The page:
Nearly three in four Chileans think income equality is getting worse
WASHINGTON, D.C. -- Chile's new president, Sebastian Pinera, will face onerous challenges when he takes office Thursday. Chief among these is helping his nation recover from the devastating earthquake. Pinera is also tasked with keeping his campaign promise to create jobs and stimulate economic growth, while also addressing Chile's chronic income inequality. Chile is the wealthiest nation in Latin America, but the gap between its rich and poor is among the widest in the world-- and Gallup's 2009 survey reveals that nearly three in four Chileans (74%) believe it is getting wider, about on par with previous years.
However, Chileans' satisfaction with efforts to deal with the poor in their country has increased. A little less than half of Chileans (46%) in 2009 said they were satisfied with these efforts -- up from the 30% who were satisfied in 2008.
Although the quake has certainly affected some Chileans' personal economic situations, at the time of the survey, Chileans were generally positive about their personal standard of living. Slightly more than two-thirds (68%) said they are satisfied with their own standard of living, and about half (48%) said their standard of living is getting better. However, Chileans' responses varied relative to their income status. For example, Chileans in the richest 20% in terms of household income were far less likely than those in the poorest 20% to say their standard of living was getting worse --5% vs. 29%, respectively.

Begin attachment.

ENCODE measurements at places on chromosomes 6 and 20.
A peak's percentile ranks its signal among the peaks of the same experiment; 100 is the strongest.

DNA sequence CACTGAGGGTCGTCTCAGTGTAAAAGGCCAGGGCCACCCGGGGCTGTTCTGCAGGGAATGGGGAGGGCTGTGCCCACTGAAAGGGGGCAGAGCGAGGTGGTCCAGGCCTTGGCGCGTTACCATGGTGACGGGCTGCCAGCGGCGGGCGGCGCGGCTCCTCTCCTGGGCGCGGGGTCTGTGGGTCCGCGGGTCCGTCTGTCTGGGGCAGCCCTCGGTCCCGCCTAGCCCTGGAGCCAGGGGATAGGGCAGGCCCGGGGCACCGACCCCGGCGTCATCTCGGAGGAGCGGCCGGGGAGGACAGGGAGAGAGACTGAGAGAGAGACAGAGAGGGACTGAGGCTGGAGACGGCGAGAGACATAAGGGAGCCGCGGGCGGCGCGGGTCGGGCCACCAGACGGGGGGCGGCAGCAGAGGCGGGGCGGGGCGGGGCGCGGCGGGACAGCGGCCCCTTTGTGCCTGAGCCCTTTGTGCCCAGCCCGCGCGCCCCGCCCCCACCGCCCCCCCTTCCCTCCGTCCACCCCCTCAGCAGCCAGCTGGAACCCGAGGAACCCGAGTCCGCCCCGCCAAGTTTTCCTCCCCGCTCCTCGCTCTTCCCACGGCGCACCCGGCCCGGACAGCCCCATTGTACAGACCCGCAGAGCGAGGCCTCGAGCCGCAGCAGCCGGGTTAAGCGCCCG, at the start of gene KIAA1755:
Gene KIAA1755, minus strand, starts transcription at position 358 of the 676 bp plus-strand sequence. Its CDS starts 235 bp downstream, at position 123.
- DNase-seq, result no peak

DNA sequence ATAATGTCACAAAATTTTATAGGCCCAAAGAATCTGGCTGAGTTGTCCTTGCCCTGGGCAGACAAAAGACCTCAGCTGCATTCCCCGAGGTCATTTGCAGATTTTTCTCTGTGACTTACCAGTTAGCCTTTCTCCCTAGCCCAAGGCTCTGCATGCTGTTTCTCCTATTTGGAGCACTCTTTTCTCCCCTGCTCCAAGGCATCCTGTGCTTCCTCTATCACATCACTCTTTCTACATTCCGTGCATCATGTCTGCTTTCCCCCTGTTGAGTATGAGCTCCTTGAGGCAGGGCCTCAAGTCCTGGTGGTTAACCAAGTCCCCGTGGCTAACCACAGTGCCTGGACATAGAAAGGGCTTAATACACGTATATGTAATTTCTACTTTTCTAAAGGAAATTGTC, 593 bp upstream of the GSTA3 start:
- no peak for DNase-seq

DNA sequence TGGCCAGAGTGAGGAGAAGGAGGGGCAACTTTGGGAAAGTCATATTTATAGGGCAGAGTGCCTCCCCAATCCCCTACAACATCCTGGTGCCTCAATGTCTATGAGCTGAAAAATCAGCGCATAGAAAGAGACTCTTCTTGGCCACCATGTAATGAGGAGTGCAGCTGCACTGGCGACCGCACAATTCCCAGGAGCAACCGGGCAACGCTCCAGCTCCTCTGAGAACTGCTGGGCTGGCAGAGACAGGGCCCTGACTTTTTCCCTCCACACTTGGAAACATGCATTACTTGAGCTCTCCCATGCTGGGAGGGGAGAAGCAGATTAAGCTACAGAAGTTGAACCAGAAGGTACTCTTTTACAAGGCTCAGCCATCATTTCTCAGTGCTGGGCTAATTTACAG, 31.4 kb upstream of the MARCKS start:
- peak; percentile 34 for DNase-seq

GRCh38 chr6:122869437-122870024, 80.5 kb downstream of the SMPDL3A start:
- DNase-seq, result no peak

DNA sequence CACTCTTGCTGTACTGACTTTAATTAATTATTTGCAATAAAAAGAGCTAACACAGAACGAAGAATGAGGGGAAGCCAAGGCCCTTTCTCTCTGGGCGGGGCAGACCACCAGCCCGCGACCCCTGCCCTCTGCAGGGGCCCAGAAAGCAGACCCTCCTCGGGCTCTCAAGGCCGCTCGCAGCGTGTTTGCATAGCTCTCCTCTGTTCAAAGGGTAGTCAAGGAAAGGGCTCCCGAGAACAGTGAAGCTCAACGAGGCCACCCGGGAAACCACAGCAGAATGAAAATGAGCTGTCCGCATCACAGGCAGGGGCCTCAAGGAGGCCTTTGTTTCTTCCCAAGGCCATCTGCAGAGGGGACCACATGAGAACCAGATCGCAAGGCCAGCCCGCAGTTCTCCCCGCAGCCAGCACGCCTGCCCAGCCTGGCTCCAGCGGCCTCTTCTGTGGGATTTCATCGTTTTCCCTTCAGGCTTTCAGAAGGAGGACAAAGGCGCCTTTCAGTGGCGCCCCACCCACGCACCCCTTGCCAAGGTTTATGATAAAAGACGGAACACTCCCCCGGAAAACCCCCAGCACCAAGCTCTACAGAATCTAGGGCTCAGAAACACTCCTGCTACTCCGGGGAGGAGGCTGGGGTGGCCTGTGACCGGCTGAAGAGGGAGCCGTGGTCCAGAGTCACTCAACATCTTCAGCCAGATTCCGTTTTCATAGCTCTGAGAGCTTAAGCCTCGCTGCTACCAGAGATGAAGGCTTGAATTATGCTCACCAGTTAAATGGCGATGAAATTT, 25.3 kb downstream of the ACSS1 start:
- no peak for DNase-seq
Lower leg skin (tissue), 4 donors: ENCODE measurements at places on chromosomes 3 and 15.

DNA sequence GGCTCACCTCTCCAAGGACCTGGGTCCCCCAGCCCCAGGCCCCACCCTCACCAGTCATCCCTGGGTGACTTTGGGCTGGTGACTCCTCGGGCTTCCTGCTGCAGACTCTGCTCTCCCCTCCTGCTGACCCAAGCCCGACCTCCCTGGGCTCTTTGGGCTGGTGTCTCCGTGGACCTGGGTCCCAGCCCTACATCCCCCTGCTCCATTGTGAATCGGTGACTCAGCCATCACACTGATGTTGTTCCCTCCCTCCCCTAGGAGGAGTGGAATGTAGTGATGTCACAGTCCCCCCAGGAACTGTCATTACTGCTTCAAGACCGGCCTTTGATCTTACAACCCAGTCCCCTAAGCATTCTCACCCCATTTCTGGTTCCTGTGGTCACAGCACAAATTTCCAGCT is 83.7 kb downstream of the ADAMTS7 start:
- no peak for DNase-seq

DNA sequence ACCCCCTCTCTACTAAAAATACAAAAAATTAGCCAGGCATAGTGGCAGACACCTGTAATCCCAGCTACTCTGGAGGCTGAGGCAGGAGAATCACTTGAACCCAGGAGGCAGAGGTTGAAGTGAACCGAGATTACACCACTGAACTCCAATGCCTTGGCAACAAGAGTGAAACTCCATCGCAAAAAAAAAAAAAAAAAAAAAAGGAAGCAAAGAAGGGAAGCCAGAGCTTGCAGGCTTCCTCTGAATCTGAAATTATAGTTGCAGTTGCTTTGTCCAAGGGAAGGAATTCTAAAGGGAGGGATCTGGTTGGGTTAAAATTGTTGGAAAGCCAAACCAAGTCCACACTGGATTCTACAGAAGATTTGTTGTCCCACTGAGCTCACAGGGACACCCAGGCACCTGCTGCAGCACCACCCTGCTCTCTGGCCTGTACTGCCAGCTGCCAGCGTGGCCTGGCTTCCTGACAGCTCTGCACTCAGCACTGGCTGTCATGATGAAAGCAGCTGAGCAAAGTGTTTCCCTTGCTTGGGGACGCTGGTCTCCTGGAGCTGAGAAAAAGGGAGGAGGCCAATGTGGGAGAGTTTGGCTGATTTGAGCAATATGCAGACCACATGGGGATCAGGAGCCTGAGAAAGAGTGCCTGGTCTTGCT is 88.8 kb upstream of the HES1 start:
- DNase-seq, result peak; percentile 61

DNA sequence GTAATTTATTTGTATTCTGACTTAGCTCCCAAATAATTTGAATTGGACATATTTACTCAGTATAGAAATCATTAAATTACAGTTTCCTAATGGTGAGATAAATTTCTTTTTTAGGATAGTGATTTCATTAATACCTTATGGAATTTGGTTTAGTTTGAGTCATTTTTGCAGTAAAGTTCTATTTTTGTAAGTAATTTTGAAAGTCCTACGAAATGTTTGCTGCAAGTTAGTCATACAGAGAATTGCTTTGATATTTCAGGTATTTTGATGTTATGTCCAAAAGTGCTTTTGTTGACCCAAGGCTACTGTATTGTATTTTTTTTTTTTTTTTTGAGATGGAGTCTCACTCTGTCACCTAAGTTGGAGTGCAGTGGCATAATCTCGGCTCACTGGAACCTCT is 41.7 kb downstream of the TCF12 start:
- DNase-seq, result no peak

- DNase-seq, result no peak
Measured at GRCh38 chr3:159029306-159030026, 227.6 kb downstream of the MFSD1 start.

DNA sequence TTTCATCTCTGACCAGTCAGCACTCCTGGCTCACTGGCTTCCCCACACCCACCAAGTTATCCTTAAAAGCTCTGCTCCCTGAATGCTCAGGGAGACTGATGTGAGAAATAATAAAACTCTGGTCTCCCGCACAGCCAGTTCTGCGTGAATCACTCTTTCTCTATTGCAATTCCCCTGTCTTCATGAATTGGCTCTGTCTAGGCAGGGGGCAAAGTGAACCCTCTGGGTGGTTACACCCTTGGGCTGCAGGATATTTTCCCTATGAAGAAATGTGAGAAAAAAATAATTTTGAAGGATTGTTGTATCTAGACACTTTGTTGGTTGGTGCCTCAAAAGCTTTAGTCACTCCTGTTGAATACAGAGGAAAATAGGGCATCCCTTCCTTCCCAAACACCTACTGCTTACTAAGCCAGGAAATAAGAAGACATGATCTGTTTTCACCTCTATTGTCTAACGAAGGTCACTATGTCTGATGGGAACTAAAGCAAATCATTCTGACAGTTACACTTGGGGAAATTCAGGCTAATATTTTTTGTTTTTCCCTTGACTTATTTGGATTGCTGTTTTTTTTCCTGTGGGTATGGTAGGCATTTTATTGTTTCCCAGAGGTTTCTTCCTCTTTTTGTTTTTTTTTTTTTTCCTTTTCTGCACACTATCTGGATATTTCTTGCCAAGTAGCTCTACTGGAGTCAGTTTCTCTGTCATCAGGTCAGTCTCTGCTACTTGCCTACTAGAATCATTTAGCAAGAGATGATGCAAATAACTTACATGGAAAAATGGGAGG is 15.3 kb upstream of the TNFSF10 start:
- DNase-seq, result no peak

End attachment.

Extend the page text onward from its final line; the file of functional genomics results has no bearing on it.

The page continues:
Chileans were less positive about the country's economic status. In 2009, Chile's GDP shrank by more than 1%. Chileans' outlook for their economy at the time of interviewing was mixed. About a third perceived conditions as getting better (35%), about a third said conditions are getting worse (32%), and another third volunteered that the economy is staying the same (31%).
Again, however, there were sizable differences between the richest Chileans and everyone else. Respondents in the highest income quintile were about half as likely as those in all other groups to say economic conditions in their country are getting worse.
Chile's economy has in recent years been one of the best performing in Latin America, and those who have likely benefited most -- the richest Chileans -- were significantly less likely than those who are less well off to share negative views of personal or national economic conditions. Income inequality remains a growing challenge in the eyes of most Chileans -- one that may complicate Pinera's task of managing earthquake relief efforts in the short-term, as well as his longer term goal of pushing the country's economy to new heights.
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Results are based on face-to-face interviews with 1,009 adults, aged 15 and older, conducted July 3-Sept. 8, 2009, in Chile. For results based on this total sample, one can say with 95% confidence that the maximum margin of sampling error is ±3.6 percentage points.
The margin of error reflects the influence of data weighting. In addition to sampling error, question wording and practical difficulties in conducting surveys can introduce error or bias into the findings of public opinion polls.